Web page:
It’s no surprise that The Crescent, the latest from filmmaker Seth A Smith (Lowlife, Dog Day), utilizes the shores of Canada’s Maritimes to such chilling effect – Smith is based in Nova Scotia, and said he was always fascinated by the emptiness and the vastness of the ocean.
“The seas are like this never-ending horizon. I think people, when they are alone, they get creeped out at this emptiness, this eeriness,” Smith said. “I wanted to make a film about two people who are very alone.”
The Crescent, which premiered at the 2017 Toronto International Film Festival, stars Danika Vandersteen as Beth, a woman who retreats with her toddler son Lowen (two-year-old Woodrow Graves) to a family seaside cottage following the death of her husband. There, she loses herself in the art of paper marbling and the pair become engulfed in a dark, strange new reality.
Smith said the story for the film had been kicking around in his head for some time, especially given the fact that he is the father of a three-year-old son himself.
“I was a first-time parent and there are a lot of new feelings that go along with raising a child for the first time – this new sense of worry and dread, or that you’re falling behind at all times,” he said. “What happens if he falls and trips and bumps his head on the wall? These are new concerns that you have.”
Working with a two-year-old actor as one of the film’s leads obviously had its challenges, Smith said, but the filmmakers employed various techniques to smooth the process along. Smith said the boy’s various catch phrases were written into the script, and the crew was made up of trusted friends.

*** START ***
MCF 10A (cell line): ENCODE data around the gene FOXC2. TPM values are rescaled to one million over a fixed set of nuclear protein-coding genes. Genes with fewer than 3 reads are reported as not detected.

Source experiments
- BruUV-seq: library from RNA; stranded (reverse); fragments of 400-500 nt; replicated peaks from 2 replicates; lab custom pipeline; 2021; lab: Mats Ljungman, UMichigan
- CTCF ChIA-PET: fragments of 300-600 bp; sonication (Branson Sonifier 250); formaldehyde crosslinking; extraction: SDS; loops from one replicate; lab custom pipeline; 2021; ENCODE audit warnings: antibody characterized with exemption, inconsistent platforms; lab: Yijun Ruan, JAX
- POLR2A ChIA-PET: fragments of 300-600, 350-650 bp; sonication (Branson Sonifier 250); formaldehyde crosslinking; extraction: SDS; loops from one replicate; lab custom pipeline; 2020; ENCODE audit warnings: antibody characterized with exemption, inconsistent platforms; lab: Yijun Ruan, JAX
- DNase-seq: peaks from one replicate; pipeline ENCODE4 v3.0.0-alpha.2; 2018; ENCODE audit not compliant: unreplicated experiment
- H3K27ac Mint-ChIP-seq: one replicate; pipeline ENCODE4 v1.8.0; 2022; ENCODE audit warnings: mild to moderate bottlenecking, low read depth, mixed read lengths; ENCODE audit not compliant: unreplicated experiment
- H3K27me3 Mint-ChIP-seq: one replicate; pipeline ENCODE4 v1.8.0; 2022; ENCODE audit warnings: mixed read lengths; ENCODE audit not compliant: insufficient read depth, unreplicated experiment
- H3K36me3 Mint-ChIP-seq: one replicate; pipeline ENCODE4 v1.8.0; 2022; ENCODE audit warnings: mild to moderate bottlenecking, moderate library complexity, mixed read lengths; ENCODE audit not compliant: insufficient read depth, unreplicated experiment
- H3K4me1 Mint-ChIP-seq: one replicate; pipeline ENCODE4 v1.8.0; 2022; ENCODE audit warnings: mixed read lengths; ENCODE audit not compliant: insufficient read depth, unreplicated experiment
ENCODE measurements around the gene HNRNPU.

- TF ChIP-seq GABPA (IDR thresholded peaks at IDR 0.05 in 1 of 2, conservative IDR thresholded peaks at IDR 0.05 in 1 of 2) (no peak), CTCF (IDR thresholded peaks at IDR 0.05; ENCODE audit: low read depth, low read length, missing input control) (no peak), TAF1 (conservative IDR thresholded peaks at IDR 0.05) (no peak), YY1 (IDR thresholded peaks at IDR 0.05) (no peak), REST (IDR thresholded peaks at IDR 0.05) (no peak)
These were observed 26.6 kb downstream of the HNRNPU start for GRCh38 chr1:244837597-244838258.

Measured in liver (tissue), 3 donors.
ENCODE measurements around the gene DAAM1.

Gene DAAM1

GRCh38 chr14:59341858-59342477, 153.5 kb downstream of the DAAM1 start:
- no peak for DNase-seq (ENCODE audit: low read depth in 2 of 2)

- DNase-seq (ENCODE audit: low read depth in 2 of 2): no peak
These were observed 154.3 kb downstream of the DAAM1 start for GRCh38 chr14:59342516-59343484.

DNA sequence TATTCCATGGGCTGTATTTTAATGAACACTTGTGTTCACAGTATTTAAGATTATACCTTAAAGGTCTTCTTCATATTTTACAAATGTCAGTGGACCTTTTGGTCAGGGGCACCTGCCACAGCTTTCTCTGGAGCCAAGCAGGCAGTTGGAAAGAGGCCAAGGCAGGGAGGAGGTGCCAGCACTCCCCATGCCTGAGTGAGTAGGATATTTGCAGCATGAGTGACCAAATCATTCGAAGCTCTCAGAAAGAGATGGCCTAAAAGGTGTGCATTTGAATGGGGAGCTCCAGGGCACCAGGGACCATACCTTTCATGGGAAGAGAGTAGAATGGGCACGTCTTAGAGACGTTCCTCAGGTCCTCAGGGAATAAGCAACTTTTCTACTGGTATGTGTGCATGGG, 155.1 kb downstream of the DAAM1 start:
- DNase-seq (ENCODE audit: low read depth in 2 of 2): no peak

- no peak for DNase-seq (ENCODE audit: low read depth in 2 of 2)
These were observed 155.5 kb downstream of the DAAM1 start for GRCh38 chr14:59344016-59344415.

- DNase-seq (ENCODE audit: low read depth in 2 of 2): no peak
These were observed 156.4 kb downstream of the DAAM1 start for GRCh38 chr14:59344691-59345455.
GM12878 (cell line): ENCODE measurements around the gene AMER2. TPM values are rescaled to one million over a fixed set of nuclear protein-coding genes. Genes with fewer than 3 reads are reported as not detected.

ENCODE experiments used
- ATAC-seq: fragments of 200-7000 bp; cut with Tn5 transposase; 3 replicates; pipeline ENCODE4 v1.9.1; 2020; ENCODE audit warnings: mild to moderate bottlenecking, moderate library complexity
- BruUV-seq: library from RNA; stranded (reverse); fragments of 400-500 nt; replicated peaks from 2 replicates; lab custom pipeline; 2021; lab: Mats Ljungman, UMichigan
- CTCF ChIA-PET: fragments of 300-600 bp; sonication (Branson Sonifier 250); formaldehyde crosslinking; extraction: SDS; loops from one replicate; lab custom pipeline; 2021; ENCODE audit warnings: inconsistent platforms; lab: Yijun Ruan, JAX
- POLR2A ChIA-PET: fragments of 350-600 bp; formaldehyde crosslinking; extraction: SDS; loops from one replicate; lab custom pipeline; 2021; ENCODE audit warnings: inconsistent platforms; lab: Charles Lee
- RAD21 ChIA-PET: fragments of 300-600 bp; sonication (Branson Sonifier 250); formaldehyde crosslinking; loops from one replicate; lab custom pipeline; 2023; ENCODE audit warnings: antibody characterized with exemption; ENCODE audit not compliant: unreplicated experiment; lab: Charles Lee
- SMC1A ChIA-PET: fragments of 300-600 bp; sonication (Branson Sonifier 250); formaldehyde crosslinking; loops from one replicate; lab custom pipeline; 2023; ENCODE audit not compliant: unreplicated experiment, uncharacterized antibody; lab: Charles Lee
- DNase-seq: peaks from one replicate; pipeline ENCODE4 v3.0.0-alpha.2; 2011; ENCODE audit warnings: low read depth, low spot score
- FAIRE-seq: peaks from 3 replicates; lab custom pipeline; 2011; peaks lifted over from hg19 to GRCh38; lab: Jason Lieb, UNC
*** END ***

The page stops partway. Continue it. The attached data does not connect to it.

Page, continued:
“We shot when he was in the mood for activities, and when he wasn’t, we’d take a break or shoot other scenes,” Smith said. “I kind of let Danika lead the scenes and then tried to stay out of the way, almost treating it like nature photography. And of course there were a lot of camera, FX and editing tricks used in the scary scenes so Woody didn’t have to interact with monsters!”
Part of the film’s distinctive style involves paper marbling, Beth’s art form practiced in the film. Smith said the filmmakers partnered with an art group out of Michigan called BL Visuals, who helped to depict the notoriously difficult technique on-screen.
“It’s an interesting art form. Kind of chaotic but beautiful, and always a surprise,” he said. “I thought in some way the aesthetic lent a melancholic mood to the narrative.”
The film’s mood is also aided by the soundtrack produced by Smith, which is set to see a vinyl release September 7, 2018, via Label Obscura. Smith said he had much of the film’s soundtrack in his head while shooting.
“I find that music, especially in film, it’s so abstract but emotion-based and it really has to be in line with the director’s vision,” he said. “(Making the soundtrack) allowed me to do a couple of interesting things. I wanted to try and find some new sounds – I’m always looking for something I haven’t seen or heard before.”
Smith said viewers tend to take different things away from The Crescent, but that he has always seen it as “a horror film for parents.”
“There are certain anxieties and dangers you become in tune with as a parent,” he said. “I exploited that a bit, I guess. For everyone else, get sucked into the weird, dark realm of the North Atlantic!”
The Crescent opens August 10 at Cineplex Theatres across Canada, running for one week. For more information, click here.
Schitt’s Creek to conclude after next season
The popular CBC sitcom Schitt’s Creek will end at the conclusion of its sixth season, series co-creator and star Dan Levy announced March 21.